Conducted in Australia, the trial included men diagnosed with localized prostate cancer that was thought to be at high risk of spreading beyond the prostate. In the study, an imaging method known as PSMA PET-CT was substantially more likely to detect metastatic tumors in these men than the standard imaging approach used in many countries, which involves a CT scan and a bone scan.

Use of PSMA PET-CT also was more likely than the standard approach to change the strategy doctors used to treat the cancer, the trial’s lead investigator, Michael Hofman, a professor of Nuclear Medicine at the Peter MacCallum Cancer Centre in Melbourne, and his colleagues reported March 22 in The Lancet.

The trial was not designed to show whether using PSMA PET-CT improved clinical outcomes like how long patients lived. But the results, Dr. Hofman said, build on evidence from other studies and current clinical practice in countries like Australia and Germany that suggest PSMA PET-CT is more likely to detect metastases than the conventional approach.

“For a diagnostic test like this, accuracy is the most important thing. You want an accurate test,” Dr. Hofman said. Because, in this patient population, he noted, the presence of metastases should affect how men are treated.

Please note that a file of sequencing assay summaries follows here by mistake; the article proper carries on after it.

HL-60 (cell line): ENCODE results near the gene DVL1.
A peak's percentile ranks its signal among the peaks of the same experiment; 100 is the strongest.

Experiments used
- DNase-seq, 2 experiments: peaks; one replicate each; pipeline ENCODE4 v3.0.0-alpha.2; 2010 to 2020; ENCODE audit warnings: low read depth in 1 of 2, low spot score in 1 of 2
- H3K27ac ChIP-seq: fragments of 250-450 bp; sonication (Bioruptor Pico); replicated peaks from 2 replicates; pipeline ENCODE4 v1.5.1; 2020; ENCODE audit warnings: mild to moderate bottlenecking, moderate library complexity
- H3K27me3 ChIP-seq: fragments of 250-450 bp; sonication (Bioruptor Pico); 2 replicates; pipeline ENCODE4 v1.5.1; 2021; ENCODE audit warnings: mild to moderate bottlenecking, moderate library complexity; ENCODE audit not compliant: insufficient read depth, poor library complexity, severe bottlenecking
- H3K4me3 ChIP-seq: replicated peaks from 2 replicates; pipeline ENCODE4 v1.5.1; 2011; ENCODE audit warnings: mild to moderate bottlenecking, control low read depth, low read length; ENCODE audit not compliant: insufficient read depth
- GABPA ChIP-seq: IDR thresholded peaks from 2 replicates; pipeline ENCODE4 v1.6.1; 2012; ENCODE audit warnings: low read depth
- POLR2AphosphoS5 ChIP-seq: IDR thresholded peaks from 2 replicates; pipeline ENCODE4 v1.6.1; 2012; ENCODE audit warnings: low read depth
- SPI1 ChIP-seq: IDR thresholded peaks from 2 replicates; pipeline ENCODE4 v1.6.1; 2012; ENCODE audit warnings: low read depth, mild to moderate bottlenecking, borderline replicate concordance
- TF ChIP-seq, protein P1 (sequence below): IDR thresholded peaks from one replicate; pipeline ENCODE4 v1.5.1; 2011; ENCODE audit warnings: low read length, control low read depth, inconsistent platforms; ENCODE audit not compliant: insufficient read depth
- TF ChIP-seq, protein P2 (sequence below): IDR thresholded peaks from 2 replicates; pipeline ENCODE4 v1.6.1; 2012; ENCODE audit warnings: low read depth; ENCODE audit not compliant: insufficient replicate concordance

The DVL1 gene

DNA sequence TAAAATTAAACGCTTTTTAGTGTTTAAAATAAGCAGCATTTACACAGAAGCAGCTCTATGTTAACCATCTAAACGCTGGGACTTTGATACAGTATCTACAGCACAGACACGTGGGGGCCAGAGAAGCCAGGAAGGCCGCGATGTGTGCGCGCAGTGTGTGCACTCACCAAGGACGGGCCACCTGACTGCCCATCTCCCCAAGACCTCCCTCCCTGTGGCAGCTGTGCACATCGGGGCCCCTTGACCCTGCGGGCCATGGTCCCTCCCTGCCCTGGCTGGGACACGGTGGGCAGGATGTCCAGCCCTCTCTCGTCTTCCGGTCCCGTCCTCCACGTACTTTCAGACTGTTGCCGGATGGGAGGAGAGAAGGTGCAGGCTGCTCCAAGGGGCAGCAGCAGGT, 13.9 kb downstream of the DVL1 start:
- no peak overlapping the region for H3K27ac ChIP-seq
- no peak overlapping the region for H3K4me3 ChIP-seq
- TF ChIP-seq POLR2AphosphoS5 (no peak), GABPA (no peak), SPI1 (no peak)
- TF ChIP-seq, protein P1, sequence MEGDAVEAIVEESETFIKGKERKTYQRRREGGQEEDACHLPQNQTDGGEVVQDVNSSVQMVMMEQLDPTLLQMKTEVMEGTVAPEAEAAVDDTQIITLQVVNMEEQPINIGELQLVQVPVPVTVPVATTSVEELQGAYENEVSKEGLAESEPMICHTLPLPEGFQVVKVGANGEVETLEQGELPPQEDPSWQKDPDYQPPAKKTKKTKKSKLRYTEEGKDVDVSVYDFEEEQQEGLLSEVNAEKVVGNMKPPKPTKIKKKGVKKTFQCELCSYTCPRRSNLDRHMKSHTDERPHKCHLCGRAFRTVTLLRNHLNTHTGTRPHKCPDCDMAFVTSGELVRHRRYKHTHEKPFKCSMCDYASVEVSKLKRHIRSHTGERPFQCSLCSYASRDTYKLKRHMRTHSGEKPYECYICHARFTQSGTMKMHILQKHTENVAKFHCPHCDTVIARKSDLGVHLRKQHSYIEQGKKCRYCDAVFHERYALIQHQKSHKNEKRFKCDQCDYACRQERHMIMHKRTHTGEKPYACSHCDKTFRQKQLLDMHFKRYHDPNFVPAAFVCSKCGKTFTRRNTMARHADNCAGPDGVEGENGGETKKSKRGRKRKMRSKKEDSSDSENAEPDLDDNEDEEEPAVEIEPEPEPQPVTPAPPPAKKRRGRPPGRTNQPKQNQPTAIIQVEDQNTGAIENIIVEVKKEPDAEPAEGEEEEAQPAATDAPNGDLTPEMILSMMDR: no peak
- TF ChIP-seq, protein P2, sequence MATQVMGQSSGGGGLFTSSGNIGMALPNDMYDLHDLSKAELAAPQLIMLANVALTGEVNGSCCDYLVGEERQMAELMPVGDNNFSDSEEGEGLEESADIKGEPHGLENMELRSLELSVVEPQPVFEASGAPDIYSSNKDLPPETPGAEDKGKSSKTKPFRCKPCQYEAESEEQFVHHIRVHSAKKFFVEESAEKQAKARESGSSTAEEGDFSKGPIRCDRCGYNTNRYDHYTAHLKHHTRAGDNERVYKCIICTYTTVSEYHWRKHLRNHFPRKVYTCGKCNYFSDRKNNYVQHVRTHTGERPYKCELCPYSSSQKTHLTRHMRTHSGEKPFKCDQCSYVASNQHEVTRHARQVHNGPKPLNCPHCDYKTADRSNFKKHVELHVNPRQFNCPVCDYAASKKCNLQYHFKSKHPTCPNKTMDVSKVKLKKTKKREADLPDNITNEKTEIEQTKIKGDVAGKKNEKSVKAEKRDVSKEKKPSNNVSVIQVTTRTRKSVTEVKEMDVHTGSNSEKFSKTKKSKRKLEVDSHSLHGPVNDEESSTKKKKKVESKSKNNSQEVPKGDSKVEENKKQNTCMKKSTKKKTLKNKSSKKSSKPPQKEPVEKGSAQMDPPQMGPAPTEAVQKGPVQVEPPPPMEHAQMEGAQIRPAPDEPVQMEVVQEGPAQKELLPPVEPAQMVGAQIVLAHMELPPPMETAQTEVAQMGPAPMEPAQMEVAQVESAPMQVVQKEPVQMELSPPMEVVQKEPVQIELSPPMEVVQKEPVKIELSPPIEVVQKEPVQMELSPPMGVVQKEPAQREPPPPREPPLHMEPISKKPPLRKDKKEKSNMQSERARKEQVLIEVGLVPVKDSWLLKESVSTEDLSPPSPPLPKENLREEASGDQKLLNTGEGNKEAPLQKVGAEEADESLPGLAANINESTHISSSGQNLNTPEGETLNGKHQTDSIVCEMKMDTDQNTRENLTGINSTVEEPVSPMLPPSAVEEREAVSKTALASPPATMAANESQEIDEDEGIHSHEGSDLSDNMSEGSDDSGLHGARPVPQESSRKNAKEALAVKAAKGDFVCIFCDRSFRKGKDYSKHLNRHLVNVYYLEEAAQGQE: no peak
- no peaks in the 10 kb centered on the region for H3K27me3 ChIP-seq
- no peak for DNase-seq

If the cancer has spread beyond the prostate at the time of diagnosis, treating the primary tumor in the prostate with surgery or radiation on their own “is a futile exercise,” Dr. Hofman said. Knowing early after diagnosis whether the cancer has already spread “is key to better optimizing the treatment for these men.”

The Food and Drug Administration (FDA) hasn’t approved any PSMA-targeted imaging agents, so PSMA PET-CT isn’t available in the United States outside of clinical studies, explained Lalitha Shankar, M.D., Ph.D., of the Cancer Imaging Program in NCI’s Division of Cancer Treatment and Diagnosis.

Several PSMA-targeted imaging agents are being studied, Dr. Shankar said, and “they are all quite promising.” But further studies are still needed, she continued. In particular, additional clinical trials that carefully examine how these imaging approaches “affect patient management” would be helpful, she said. “We also need to see whether there is an impact on outcomes.”